Leadership Makes the Difference in Medical Device Marketing

I recently attended my church’s vision night and they shared an update with the congregation regarding the church’s vision, mission, core values, and five focus areas for the next year. It occurred to me while listening to my pastor that he very succinctly cascaded a vision for the church and outlined a communication message that was clear, concise, and very easily understood. I realized that one of the missing ingredients from many life sciences organizations going through disruptive change is organizational clarity.

The Overwhelming Importance of VUCA

The average lifespan of an S&P 500 company dropped from 61 years in 1958 to 12 years in 2012. If you translate that to today, it means that 75% of today’s leading companies will be gone in 25 years. With this in mind, in an environment where volatility, uncertainty, complexity, and ambiguity (VUCA) is an acronym that is well known, leaders must focus on the customer experience for external audiences and organizational clarity for employees. Both are key indicators of organizational health and performance, which are often ignored.

To remain competitive in the long run, companies must think about investing time, effort, and resources in driving long-term organizational clarity focused on vision, mission, purpose, strategy, culture, and brand promise. In fact, research conducted by the Metrus Group discovered that only 14% of employees understand the organization’s strategy and less than 10% of all organizations successfully execute the strategy. Those are abysmal numbers, and for an industry going through change, nothing could be more important than defining and driving clarity for your organization and taking ownership in ensuring that there is sustained and persistent communication, which will pay long-term dividends in driving long-term success.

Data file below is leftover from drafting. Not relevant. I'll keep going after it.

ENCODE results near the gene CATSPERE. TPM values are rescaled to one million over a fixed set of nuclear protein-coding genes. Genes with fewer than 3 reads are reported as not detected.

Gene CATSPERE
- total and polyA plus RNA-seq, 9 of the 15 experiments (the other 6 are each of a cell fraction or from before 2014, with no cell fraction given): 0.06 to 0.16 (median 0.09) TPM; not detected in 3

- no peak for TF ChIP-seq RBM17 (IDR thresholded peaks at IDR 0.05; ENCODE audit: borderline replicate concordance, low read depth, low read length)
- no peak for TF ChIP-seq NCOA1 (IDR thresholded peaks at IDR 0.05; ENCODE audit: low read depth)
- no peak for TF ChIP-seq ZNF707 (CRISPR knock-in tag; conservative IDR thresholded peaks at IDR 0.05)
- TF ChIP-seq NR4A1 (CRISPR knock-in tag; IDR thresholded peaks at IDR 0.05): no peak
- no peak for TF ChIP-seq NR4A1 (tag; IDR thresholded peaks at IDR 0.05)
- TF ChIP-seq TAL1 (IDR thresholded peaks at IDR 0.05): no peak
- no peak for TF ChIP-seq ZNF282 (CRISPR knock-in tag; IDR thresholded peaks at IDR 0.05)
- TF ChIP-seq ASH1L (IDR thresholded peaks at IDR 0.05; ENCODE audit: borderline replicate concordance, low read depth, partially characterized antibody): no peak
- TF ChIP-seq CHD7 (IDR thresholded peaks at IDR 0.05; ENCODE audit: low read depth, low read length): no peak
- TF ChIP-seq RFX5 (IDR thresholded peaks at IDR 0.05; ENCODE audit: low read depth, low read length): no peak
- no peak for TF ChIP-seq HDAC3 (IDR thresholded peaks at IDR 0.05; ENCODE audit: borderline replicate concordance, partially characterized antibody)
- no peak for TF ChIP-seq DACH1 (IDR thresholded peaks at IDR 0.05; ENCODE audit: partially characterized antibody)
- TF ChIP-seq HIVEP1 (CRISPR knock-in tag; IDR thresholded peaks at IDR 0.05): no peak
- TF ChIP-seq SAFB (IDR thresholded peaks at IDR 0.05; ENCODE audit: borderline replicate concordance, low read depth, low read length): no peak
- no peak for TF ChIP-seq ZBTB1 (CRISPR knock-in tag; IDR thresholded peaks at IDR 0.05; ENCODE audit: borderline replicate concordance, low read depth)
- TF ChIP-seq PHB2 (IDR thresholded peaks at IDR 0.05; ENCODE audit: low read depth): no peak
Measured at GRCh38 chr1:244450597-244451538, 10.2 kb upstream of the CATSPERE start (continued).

Life sciences organizations are faced with many challenges today, and we increasingly live in a world where we move quickly and expect lasting results. However, to truly drive long-lasting business performance, strategic change, and improved employee engagement, there must be purposeful and sustained communication to employees in order to get buy-in. I would recommend focusing on developing the following:

  • Vision: Describes the desired future position of the company.
  • Mission:MissionStatement defines the company’s business, its objectives and its approach to reach those objectives.
  • Culture: Refers to the beliefs and behaviors that determine how a company’s employees and management interact and handle outside business transactions.
  • Focus Areas: Strategic business priorities. I recommend no more than 3 to 5.
  • Brand Promise: Brand promise is one that connects your purpose, your positioning, your strategy, your people, and your customer experience. It enables you to deliver your brand in a way that connects emotionally with your customers and differentiates your brand.

These are all topics that are soft and often impossible to measure. However, success is dependent on converting these values into priorities and action, which if coupled with a long-term communication plan will result in long-term organization success.

So the question you should ask yourself is not, “what’s our strategy?” It is, “how are we communicating our strategy in a sustained way and engaging our employees so we can successfully execute?”

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